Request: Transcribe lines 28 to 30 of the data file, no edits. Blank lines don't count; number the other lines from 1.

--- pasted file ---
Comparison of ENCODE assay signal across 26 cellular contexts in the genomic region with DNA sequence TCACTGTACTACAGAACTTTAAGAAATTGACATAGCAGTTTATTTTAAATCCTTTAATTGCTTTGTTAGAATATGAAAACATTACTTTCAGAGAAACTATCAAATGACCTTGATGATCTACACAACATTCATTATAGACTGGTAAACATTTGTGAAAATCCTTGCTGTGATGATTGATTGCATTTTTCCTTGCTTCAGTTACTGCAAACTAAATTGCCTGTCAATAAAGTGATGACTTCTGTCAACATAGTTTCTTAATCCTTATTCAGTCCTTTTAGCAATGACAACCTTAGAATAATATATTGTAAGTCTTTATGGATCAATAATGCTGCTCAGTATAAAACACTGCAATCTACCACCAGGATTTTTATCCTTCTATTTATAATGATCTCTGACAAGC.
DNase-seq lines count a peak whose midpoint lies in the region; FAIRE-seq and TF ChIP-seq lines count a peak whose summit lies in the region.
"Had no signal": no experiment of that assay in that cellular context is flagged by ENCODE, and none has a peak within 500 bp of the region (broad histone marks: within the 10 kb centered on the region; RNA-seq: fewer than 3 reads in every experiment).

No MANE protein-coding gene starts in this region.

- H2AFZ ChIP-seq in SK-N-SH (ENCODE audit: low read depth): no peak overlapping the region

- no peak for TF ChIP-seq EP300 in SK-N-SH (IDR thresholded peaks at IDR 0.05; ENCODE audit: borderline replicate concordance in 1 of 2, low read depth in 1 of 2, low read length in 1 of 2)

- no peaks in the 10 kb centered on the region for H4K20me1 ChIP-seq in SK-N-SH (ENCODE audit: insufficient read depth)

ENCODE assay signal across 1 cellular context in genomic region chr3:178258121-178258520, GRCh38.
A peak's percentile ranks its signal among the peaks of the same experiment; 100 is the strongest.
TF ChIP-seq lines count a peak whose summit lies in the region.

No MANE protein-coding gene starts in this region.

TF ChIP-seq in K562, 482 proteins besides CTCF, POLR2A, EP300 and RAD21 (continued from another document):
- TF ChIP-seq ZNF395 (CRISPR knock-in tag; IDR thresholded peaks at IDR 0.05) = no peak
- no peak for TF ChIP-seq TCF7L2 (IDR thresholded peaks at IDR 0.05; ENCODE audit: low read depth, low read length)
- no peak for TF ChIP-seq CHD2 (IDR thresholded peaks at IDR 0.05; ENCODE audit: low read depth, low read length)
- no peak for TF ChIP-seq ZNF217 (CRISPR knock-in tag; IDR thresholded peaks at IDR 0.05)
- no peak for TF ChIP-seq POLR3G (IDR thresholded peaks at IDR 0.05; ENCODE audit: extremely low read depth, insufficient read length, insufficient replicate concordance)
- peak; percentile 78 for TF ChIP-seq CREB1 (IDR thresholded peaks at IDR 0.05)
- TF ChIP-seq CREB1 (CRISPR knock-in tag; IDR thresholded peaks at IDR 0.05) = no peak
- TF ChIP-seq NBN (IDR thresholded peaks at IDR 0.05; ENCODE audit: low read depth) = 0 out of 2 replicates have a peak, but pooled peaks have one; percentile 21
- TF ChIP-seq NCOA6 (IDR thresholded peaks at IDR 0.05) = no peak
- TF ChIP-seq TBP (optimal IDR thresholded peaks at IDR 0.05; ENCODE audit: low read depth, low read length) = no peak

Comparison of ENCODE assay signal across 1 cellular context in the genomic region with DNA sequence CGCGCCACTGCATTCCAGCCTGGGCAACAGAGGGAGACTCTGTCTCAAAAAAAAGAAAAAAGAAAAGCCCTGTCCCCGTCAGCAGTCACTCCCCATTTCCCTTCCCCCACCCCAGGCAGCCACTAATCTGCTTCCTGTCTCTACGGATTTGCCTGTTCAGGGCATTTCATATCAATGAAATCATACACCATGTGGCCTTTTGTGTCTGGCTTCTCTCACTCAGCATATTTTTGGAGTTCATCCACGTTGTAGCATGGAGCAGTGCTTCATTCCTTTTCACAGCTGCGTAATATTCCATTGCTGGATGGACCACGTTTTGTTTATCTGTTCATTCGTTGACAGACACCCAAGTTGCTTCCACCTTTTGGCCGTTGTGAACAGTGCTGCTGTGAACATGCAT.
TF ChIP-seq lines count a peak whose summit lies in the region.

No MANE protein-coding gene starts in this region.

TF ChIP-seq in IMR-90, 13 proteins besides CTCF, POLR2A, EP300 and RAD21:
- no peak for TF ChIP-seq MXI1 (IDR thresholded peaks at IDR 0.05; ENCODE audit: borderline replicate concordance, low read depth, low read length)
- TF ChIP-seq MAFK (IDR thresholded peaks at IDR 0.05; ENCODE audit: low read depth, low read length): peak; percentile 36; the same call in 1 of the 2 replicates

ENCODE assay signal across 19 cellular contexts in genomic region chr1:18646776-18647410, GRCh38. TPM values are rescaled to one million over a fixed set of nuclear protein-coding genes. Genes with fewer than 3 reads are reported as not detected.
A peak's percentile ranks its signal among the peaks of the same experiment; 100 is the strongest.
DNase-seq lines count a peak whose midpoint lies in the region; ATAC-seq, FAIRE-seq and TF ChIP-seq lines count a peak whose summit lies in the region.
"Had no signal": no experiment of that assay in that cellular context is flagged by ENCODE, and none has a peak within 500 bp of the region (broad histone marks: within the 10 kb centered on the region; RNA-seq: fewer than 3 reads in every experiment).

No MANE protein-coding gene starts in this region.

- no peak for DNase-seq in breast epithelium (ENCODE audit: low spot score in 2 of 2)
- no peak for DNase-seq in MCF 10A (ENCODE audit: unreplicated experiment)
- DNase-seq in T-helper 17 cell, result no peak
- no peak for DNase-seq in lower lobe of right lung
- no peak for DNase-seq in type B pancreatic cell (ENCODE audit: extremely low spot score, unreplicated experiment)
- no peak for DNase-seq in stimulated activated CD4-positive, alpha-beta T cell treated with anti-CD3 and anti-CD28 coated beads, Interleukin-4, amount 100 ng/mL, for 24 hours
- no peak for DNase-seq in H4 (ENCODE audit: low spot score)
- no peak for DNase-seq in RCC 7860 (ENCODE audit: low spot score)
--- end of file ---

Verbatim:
- TF ChIP-seq MAFK (IDR thresholded peaks at IDR 0.05; ENCODE audit: low read depth, low read length): peak; percentile 36; the same call in 1 of the 2 replicates

ENCODE assay signal across 19 cellular contexts in genomic region chr1:18646776-18647410, GRCh38. TPM values are rescaled to one million over a fixed set of nuclear protein-coding genes. Genes with fewer than 3 reads are reported as not detected.
A peak's percentile ranks its signal among the peaks of the same experiment; 100 is the strongest.